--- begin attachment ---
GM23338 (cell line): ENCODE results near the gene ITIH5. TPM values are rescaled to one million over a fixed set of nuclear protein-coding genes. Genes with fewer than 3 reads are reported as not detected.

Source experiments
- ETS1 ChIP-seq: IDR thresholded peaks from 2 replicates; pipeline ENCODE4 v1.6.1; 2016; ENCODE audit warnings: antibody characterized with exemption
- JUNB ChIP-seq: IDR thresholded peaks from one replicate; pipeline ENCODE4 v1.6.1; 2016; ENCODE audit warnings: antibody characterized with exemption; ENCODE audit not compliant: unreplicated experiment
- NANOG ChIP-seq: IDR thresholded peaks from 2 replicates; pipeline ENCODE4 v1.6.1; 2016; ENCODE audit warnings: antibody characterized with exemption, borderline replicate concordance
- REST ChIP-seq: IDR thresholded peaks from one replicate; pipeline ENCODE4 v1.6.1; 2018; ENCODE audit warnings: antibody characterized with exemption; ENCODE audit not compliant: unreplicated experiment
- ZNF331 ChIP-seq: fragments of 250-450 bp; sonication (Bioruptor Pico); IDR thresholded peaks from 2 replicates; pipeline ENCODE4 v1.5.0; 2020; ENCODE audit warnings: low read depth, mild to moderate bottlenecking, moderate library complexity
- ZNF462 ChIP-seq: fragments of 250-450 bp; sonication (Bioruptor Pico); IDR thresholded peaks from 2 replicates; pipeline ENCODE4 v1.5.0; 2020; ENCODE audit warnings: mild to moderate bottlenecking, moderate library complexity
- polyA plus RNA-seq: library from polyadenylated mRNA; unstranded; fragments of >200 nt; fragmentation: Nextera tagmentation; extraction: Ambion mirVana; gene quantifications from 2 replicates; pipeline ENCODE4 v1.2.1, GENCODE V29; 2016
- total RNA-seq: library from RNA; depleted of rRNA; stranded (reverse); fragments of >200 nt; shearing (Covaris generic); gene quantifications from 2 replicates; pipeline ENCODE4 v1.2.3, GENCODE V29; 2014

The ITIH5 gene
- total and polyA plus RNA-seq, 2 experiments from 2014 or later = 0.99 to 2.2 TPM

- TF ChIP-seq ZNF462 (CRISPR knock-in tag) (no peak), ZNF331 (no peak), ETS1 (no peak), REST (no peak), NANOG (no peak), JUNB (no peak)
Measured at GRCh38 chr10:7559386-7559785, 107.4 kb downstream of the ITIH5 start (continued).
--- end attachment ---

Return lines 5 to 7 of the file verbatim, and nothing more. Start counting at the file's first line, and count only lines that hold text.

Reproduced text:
- NANOG ChIP-seq: IDR thresholded peaks from 2 replicates; pipeline ENCODE4 v1.6.1; 2016; ENCODE audit warnings: antibody characterized with exemption, borderline replicate concordance
- REST ChIP-seq: IDR thresholded peaks from one replicate; pipeline ENCODE4 v1.6.1; 2018; ENCODE audit warnings: antibody characterized with exemption; ENCODE audit not compliant: unreplicated experiment
- ZNF331 ChIP-seq: fragments of 250-450 bp; sonication (Bioruptor Pico); IDR thresholded peaks from 2 replicates; pipeline ENCODE4 v1.5.0; 2020; ENCODE audit warnings: low read depth, mild to moderate bottlenecking, moderate library complexity